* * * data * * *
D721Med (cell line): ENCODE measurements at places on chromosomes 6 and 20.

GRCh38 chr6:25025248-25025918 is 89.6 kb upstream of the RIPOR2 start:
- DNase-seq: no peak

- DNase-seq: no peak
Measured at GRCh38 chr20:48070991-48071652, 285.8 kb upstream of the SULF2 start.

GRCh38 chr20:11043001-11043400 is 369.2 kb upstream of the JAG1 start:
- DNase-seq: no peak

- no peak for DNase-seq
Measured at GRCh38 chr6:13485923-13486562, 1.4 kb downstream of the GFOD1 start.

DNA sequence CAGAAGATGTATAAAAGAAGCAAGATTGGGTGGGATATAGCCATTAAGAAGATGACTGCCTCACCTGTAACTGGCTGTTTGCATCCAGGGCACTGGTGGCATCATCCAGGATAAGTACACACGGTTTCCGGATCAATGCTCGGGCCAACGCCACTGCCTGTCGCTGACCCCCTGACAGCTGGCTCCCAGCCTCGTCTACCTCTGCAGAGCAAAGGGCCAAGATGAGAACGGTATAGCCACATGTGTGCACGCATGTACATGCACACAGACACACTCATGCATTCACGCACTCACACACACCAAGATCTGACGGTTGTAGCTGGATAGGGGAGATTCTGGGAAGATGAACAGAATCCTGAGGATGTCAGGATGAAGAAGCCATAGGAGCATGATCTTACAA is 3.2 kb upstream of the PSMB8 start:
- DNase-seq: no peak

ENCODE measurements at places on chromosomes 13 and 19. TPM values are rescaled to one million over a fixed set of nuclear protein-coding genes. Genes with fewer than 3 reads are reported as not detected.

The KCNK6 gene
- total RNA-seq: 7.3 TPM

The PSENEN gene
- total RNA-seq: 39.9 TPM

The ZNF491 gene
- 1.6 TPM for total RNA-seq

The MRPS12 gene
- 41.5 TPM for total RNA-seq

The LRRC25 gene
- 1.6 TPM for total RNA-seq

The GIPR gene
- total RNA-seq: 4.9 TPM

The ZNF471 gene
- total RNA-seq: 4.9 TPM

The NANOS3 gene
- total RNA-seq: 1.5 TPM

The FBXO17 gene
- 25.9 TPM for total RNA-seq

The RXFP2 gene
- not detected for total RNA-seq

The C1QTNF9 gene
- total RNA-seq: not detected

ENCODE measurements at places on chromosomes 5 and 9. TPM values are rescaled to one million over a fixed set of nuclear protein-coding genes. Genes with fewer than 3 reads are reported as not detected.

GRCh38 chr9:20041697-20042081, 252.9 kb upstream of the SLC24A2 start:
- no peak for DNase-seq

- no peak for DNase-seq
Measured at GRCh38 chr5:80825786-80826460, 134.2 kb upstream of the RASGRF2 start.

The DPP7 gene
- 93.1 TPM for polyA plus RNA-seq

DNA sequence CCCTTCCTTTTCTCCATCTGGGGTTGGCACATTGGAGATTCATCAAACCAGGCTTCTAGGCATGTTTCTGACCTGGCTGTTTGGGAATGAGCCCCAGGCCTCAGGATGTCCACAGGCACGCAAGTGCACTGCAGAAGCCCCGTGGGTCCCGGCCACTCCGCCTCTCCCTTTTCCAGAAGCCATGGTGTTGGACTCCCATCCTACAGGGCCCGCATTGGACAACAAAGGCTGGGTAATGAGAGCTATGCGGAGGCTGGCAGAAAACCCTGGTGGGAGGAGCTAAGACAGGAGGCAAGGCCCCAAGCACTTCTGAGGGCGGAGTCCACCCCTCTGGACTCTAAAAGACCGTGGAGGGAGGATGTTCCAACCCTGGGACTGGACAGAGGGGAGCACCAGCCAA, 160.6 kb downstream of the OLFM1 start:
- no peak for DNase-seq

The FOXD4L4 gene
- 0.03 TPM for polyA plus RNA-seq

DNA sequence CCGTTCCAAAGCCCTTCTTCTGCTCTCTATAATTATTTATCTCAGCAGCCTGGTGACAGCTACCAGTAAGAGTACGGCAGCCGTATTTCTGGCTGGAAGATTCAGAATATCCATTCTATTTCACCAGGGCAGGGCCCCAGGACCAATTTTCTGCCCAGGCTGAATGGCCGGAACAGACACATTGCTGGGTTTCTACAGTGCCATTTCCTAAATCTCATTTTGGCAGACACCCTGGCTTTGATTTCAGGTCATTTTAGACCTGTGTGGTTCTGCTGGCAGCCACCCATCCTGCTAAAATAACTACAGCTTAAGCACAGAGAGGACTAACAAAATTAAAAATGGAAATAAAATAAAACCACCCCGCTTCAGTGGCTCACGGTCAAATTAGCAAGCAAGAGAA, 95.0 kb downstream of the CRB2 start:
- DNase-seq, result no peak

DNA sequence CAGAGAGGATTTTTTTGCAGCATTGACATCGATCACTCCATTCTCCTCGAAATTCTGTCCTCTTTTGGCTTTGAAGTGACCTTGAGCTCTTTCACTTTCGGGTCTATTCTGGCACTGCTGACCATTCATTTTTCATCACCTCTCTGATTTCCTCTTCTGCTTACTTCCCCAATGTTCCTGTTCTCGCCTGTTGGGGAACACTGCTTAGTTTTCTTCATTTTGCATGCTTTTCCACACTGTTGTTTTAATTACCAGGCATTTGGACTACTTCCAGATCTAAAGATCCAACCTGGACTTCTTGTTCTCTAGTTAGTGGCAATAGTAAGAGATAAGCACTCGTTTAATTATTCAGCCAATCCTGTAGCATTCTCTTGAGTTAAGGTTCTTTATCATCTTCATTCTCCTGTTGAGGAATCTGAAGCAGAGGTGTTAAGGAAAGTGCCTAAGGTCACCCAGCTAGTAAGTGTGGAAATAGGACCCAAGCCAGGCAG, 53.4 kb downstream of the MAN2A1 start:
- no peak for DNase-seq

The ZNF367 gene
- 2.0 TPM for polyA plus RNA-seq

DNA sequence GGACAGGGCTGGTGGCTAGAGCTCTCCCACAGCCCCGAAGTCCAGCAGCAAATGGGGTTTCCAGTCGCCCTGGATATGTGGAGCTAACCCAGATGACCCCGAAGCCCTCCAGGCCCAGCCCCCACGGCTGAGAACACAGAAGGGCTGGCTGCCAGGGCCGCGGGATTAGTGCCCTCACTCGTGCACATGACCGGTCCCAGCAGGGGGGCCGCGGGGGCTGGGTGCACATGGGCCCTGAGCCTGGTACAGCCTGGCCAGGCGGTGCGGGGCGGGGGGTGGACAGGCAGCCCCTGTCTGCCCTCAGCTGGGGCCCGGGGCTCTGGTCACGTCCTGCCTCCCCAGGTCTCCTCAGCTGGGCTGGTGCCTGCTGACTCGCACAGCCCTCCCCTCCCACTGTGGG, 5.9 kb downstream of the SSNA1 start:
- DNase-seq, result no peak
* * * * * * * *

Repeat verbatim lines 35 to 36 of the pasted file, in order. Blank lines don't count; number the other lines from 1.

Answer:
ENCODE measurements at places on chromosomes 5 and 9. TPM values are rescaled to one million over a fixed set of nuclear protein-coding genes. Genes with fewer than 3 reads are reported as not detected.

GRCh38 chr9:20041697-20042081, 252.9 kb upstream of the SLC24A2 start: